In most cases, using an investigator to collect evidence is the best practice. A good investigator will locate video cameras and persuade recalcitrant proprietors to cooperate. Using an investigator will enable you to isolate your client from unnecessary witnesses. It can enable you to bypass an ethical dilemma – using the law to elicit cooperation without making a threat. They can send well-worded spoliation letters that keep lawyers out of trouble. For example, some lawyers send spoliation letters that cite Penal Code section 135, which states:
Every person who, knowing that any book, paper, record, instrument in writing, or other matter or thing, is about to be produced in evidence upon any trial, inquiry, or investigation whatever, authorized by law, willfully destroys or conceals the same, with intent thereby to prevent it from being produced, is guilty of a misdemeanor.
Although such a clause gives your letter teeth, rule 5-100 of the California Rules of Professional Conduct prohibits a lawyer from threatening to present criminal, administrative, or disciplinary charges to obtain an advantage in a civil dispute. Rule 5-100 does not exempt nonparties as recipients of those threats. And even mentioning that this section of the Penal Code exists can be interpreted as a threat. Leaving the matter to a qualified investigator averts such potential complications. Just be sure the investigator does not quote the Penal Code himself – he is your agent, and acts with your authority. His actions can be imputed to you.
Moreover, just because you find cameras and send spoliation letters does not mean nonparties will preserve the videos, or turn them over. Until you sue, the court has no jurisdiction over those in possession of videos. Once litigation has begun, the court has that jurisdiction, even if there is no tort of negligent or intentional spoliation of evidence. (Cedars-Sinai Med. Center v. Superior Court (1998) 18 C.4th 1., Coprich v. Superior Court, (2000) 80 Cal.App.4th 1081). As the court ruled in Temple Community Hosp. v. Superior Court (Ramos) (1999) 20 C.4th 464, 476-477:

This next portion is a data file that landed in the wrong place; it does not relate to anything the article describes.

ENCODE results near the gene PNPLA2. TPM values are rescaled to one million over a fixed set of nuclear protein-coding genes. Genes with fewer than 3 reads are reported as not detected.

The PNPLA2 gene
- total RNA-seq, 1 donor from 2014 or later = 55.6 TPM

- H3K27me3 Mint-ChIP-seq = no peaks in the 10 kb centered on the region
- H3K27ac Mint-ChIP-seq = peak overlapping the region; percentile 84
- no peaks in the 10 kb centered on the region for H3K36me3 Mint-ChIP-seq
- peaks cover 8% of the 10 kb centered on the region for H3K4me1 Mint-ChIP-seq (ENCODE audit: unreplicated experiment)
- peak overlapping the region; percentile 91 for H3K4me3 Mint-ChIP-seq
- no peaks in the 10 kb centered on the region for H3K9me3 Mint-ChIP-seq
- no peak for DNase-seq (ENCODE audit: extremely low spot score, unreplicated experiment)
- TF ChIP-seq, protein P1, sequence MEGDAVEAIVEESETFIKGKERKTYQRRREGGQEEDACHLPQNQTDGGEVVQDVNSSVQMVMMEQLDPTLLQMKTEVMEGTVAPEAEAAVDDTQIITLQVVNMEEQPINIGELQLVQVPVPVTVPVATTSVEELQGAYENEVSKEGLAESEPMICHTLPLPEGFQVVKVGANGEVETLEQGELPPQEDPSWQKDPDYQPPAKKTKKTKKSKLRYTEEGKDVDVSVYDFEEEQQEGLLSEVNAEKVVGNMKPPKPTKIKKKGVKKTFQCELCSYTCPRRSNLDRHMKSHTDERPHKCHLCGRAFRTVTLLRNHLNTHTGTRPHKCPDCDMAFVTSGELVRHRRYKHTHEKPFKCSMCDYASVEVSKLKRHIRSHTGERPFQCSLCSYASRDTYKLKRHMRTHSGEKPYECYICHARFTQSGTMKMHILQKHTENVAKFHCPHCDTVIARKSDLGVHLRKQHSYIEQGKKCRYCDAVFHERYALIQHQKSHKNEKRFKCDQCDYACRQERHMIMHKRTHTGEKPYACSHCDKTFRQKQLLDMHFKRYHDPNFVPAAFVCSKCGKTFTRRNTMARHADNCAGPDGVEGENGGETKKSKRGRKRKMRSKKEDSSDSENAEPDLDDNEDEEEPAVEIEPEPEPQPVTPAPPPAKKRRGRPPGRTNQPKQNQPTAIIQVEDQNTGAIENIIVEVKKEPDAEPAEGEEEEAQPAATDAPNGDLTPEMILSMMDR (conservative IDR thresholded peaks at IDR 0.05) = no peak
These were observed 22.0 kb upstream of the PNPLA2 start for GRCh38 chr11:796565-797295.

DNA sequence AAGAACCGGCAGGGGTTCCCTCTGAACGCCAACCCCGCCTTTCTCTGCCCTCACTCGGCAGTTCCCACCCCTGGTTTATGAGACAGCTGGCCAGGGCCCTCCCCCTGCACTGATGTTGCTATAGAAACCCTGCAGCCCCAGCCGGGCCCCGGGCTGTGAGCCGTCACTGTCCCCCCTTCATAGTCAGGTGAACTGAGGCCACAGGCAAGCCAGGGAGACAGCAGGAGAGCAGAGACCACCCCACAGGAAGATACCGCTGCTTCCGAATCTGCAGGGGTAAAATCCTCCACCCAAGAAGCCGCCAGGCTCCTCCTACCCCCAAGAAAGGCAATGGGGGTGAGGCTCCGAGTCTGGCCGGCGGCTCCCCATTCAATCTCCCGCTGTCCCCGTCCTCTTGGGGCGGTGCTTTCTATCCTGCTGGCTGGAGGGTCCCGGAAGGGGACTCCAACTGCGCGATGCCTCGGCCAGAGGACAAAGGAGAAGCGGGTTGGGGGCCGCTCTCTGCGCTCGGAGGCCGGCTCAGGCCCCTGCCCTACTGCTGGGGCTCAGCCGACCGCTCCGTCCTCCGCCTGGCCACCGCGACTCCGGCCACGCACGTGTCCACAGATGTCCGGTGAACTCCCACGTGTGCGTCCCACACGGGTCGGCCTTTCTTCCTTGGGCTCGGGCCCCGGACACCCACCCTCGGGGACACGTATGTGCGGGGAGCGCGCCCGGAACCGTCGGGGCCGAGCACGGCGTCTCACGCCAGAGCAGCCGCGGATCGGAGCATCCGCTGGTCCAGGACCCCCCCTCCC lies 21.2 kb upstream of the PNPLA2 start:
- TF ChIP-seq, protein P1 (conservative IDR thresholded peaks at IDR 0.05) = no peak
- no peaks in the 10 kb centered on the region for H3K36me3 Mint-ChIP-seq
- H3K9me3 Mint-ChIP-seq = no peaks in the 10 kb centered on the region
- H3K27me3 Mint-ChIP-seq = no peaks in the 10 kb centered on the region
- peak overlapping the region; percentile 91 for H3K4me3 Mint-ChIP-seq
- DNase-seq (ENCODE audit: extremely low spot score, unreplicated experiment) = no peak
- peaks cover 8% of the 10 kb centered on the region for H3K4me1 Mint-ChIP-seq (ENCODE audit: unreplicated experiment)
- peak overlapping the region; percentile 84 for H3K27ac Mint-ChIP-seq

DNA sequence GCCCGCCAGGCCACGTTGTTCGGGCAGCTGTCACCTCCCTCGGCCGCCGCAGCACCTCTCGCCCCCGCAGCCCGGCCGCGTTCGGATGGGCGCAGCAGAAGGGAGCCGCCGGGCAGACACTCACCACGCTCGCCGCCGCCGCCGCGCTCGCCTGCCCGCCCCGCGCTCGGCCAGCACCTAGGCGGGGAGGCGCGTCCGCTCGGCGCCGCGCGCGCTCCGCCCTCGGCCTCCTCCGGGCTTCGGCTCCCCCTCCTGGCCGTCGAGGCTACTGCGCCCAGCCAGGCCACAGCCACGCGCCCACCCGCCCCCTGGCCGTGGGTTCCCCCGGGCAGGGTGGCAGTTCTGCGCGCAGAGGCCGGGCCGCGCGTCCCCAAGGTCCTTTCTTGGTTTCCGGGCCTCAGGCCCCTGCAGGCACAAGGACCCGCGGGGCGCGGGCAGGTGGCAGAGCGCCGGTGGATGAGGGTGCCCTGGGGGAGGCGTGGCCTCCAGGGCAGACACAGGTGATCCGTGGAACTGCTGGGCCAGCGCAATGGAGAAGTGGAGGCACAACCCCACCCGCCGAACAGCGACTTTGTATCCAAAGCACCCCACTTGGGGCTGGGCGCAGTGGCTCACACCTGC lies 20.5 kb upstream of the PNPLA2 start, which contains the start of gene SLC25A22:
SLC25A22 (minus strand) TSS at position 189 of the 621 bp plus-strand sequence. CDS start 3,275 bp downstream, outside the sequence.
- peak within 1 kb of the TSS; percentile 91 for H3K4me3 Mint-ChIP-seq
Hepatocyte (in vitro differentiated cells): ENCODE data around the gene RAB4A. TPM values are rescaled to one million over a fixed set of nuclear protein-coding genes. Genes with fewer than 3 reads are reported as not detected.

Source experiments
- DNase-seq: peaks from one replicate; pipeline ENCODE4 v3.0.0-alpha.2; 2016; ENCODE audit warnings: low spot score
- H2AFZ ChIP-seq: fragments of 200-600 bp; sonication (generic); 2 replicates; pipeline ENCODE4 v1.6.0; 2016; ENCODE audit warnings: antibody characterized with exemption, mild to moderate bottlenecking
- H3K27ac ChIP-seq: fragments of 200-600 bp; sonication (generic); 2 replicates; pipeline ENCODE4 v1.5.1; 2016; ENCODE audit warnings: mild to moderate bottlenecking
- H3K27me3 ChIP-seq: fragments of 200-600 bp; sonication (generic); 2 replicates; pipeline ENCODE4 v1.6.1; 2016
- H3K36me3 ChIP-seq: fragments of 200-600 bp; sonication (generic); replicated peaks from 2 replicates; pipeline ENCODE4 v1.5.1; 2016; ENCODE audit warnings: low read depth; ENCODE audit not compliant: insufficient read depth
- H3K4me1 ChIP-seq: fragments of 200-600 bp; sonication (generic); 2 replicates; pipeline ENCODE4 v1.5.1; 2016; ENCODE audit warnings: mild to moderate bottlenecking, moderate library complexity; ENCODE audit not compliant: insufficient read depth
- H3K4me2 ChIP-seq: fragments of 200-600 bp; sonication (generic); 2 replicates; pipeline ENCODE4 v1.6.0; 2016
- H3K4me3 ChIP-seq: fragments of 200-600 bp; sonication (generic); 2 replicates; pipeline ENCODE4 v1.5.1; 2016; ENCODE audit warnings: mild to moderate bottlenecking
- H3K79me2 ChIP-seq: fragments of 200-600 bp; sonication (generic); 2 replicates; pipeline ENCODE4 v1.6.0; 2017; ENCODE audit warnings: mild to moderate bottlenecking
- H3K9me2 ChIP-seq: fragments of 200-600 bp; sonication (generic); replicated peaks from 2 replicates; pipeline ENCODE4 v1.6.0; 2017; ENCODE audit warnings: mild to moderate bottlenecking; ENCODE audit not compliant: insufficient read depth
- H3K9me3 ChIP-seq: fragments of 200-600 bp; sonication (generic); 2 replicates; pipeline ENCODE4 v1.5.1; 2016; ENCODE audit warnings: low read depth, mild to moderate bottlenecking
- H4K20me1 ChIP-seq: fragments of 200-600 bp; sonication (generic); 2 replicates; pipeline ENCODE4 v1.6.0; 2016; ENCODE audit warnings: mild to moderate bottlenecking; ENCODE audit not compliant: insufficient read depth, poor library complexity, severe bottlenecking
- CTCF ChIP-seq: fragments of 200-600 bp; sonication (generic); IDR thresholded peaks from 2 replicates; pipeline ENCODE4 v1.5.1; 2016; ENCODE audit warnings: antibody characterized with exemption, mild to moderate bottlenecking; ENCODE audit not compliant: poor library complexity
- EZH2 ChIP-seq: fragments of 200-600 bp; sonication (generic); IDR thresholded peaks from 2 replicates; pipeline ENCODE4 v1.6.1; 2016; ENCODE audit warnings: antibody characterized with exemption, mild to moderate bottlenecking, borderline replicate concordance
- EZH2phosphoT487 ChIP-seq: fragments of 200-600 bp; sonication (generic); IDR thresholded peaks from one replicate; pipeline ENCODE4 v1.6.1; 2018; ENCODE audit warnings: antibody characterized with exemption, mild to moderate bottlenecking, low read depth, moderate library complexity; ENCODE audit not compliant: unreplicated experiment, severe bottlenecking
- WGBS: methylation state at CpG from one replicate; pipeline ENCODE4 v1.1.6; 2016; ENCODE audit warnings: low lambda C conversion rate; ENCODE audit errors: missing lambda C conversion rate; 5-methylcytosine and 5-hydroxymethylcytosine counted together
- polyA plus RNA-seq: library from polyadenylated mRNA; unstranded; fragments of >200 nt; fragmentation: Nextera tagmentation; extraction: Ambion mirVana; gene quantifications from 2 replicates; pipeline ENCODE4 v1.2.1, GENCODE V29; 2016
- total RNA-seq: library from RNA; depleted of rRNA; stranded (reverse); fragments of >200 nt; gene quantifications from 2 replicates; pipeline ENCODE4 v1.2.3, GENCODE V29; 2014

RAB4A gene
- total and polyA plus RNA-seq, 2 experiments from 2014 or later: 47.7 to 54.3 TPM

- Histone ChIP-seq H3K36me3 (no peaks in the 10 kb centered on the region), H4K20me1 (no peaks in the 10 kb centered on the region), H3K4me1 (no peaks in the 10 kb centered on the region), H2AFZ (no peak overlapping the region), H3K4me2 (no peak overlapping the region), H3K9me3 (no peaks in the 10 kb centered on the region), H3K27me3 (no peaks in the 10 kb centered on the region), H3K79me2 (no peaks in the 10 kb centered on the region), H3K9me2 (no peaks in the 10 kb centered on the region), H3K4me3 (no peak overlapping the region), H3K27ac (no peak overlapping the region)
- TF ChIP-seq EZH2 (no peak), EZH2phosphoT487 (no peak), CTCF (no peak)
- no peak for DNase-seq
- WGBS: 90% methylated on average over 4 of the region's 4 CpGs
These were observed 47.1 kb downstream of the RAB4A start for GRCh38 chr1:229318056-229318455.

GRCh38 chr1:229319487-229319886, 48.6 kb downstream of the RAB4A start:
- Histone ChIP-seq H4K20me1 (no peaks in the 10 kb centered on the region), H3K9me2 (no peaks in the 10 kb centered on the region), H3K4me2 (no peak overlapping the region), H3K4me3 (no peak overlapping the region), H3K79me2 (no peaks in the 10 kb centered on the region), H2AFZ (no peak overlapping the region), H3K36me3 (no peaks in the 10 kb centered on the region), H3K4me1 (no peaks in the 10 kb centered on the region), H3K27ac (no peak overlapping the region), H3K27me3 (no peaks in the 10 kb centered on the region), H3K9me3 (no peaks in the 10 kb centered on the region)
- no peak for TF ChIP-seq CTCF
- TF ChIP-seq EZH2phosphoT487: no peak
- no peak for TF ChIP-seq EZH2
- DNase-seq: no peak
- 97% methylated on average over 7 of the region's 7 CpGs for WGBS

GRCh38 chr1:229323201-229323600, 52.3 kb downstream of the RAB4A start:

Some discovery sanctions are available to punish third-party spoliation, including monetary and contempt sanctions against persons who flout the discovery process by suppressing or destroying evidence. … A criminal sanction remains available under Penal Code section 135, as are disciplinary sanctions against attorneys who may be involved in spoliation. As we have pointed out, the victim of third-party spoliation may deflect the impact of the spoliation on his or her case by demonstrating why the spoliated evidence is missing. … It also may be possible to establish a connection between the spoliator and a party to the litigation sufficient to invoke the sanctions applicable to spoliation by a party. … We do not believe that the distinction between sanctions available to victims of first-party and third-party spoliation should lead us to employ the burdensome and inaccurate instrument of derivative tort litigation in the case of third party spoliation.